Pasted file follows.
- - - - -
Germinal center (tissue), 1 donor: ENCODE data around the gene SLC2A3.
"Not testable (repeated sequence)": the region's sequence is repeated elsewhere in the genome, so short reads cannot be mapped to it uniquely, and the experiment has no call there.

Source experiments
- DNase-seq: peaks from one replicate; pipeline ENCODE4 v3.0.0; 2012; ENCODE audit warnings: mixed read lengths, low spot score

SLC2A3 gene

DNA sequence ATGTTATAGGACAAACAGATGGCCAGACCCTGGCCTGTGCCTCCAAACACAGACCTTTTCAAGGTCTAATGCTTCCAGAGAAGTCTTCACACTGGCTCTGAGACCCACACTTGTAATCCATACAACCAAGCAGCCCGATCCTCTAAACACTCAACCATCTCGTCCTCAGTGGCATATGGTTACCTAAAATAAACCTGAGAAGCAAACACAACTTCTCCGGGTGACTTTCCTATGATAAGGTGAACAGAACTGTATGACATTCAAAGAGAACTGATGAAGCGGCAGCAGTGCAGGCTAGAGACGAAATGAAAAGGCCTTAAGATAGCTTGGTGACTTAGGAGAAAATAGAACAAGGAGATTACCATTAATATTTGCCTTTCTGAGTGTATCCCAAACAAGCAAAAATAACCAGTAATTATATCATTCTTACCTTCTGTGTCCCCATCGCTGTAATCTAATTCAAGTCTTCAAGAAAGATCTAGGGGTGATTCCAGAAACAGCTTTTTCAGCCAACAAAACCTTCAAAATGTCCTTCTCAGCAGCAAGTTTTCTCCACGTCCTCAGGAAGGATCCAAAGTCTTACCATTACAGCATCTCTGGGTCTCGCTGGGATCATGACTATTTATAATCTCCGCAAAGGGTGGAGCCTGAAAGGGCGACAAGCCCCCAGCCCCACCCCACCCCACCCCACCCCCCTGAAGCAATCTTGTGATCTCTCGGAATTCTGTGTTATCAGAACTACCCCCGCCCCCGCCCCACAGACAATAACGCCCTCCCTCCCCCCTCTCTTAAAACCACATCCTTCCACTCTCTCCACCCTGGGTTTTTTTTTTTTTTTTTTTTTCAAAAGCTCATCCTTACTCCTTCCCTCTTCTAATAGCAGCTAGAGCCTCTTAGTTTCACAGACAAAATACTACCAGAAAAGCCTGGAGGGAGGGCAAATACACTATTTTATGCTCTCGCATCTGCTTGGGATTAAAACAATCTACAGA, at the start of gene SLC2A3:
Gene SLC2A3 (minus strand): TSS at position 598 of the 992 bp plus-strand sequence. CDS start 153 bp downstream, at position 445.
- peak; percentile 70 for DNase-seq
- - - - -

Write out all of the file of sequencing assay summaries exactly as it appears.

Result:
Germinal center (tissue), 1 donor: ENCODE data around the gene SLC2A3.
"Not testable (repeated sequence)": the region's sequence is repeated elsewhere in the genome, so short reads cannot be mapped to it uniquely, and the experiment has no call there.

Source experiments
- DNase-seq: peaks from one replicate; pipeline ENCODE4 v3.0.0; 2012; ENCODE audit warnings: mixed read lengths, low spot score

SLC2A3 gene

DNA sequence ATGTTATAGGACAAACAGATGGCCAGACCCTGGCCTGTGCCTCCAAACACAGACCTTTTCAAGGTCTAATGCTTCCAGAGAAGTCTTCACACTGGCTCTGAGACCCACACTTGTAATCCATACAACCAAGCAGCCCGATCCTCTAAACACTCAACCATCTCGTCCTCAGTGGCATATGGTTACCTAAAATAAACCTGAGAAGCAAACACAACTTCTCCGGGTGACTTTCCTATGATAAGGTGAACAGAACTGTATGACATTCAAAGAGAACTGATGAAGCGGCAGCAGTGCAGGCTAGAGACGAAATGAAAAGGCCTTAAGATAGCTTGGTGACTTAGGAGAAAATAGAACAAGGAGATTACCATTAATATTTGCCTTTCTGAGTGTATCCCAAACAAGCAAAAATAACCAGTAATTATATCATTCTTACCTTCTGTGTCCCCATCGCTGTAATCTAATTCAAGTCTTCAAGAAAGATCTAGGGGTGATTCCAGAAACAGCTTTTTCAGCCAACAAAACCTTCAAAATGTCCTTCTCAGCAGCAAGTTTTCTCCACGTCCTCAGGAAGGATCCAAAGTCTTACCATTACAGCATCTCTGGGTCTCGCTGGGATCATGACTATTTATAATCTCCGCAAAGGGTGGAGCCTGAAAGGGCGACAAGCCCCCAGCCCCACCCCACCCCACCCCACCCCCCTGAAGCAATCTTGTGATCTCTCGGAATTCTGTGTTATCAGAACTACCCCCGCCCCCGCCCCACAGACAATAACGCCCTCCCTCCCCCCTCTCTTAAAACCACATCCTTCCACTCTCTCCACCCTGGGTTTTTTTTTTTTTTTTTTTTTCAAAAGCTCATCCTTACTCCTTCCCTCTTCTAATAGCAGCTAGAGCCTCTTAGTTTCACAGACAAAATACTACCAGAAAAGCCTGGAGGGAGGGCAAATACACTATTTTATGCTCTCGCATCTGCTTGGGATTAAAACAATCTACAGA, at the start of gene SLC2A3:
Gene SLC2A3 (minus strand): TSS at position 598 of the 992 bp plus-strand sequence. CDS start 153 bp downstream, at position 445.
- peak; percentile 70 for DNase-seq